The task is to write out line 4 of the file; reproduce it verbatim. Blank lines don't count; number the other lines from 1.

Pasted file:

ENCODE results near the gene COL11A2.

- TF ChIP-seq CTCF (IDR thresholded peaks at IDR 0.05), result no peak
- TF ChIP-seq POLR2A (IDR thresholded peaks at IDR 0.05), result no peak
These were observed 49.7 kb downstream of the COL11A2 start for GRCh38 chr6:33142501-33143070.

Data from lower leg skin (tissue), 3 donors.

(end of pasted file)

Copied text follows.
These were observed 49.7 kb downstream of the COL11A2 start for GRCh38 chr6:33142501-33143070.